"I have nothing bad to say about Mayer Hoffman," Mayor Mike Henn said. "There is a perception at least that staff can become complacent."
The city sent out proposals to seven auditing firms Feb. 16, according to the Finance Committee report. Four firms responded and were rated by members of the Administrative Services, Public Works and Library Services Departments.
The group rejected Lane, Soll & Lunghard CPAs because its clients were less comparable to Newport Beach, as well as Macias, Gini & O'Connell because it had mixed client reviews.
Diehl, Evans & Co. came with a policy on slow growth management, a "more glowing" list of reviews and a recommendation from Huntington Beach, a former client.
Although Mayer Hoffman McCann charged the smallest price and proposed the least amount of hours, Councilwoman Leslie Daigle was against the firm. She said she thought it was hard for her to defend the choice to Newport residents when they brought up the legal problems facing Mayer Hoffman.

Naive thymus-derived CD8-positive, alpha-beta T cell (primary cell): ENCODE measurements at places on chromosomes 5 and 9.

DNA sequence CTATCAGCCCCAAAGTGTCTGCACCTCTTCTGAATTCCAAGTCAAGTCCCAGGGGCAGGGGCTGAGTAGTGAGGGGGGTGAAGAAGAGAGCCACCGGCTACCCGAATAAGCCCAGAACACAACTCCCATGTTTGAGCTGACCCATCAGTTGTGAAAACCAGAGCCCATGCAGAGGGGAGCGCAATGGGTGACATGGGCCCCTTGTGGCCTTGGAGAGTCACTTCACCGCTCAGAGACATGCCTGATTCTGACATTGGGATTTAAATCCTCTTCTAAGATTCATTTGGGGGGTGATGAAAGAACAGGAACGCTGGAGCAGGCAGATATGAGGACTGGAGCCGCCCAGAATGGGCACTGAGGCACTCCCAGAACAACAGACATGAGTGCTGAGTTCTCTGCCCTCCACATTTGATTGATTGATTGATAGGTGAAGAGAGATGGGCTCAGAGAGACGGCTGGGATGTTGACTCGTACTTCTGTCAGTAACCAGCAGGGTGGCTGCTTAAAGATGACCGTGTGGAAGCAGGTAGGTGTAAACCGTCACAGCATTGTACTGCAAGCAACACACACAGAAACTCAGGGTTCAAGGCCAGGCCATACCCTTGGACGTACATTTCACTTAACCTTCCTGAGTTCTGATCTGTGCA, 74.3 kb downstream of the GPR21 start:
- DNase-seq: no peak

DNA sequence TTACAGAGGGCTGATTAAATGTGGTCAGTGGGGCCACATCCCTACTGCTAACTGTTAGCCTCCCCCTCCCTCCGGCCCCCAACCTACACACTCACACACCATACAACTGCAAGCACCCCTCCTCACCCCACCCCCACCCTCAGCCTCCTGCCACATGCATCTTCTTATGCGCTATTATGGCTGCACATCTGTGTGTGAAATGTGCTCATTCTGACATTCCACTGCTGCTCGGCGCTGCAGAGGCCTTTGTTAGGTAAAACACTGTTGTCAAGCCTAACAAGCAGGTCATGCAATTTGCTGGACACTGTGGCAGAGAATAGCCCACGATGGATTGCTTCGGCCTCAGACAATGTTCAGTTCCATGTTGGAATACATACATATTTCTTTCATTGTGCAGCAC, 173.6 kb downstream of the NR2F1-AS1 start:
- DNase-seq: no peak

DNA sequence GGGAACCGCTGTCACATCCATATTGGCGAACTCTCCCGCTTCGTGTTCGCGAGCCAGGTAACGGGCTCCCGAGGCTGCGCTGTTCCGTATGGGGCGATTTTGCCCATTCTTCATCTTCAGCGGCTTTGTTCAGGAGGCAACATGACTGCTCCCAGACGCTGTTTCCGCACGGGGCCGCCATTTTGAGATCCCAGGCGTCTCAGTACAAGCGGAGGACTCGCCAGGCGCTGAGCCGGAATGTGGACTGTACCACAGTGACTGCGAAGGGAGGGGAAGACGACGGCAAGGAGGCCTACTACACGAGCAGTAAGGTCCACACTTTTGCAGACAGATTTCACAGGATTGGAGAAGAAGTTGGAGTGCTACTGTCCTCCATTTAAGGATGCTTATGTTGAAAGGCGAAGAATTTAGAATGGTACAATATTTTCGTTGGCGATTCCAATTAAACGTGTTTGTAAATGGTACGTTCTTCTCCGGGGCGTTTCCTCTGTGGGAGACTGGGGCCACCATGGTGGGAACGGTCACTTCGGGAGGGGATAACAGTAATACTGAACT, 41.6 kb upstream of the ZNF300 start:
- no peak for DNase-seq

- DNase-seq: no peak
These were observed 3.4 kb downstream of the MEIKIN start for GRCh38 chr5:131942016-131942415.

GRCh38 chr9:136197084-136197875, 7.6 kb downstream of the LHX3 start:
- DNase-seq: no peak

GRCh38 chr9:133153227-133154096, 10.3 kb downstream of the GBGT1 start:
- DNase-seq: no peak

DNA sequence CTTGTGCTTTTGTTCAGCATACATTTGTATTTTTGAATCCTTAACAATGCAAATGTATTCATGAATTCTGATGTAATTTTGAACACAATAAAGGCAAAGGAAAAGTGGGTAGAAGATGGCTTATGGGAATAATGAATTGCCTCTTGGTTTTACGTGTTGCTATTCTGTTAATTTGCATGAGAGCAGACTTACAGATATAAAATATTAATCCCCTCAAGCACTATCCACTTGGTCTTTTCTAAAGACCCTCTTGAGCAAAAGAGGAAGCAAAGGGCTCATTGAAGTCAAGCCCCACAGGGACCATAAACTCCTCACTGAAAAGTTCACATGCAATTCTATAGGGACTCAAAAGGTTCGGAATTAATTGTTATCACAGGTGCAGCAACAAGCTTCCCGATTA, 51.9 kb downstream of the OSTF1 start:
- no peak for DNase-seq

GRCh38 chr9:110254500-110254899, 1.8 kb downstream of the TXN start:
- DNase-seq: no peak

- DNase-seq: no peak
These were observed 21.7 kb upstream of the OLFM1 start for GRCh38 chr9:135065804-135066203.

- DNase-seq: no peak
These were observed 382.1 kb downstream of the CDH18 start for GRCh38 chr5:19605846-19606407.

"I think 10 years, no matter who it is, it's good," said Daigle, who later clarified her remarks as meaning that it's good for the city to get a fresh set of eyes to audit its finances.
In a previous Daily Pilot article, Newport Beach Deputy Director of Administrative Services Dan Matusiewicz said he's comfortable with Mayer Hoffman's past Newport audits.
"We continue to stand by the city of Newport Beach financial statements and the related audit opinion issued upon them," Matusiewicz wrote in an e-mail, according to the previous article.
Councilman Keith Curry said he wouldn't have rejected re-signing Mayer Hoffman McCann because there had never been any problems with the firm in Newport Beach.
Diehl, Evans & Co. will start as soon as its contract is ready, said Assistant City Manager Dana Smith.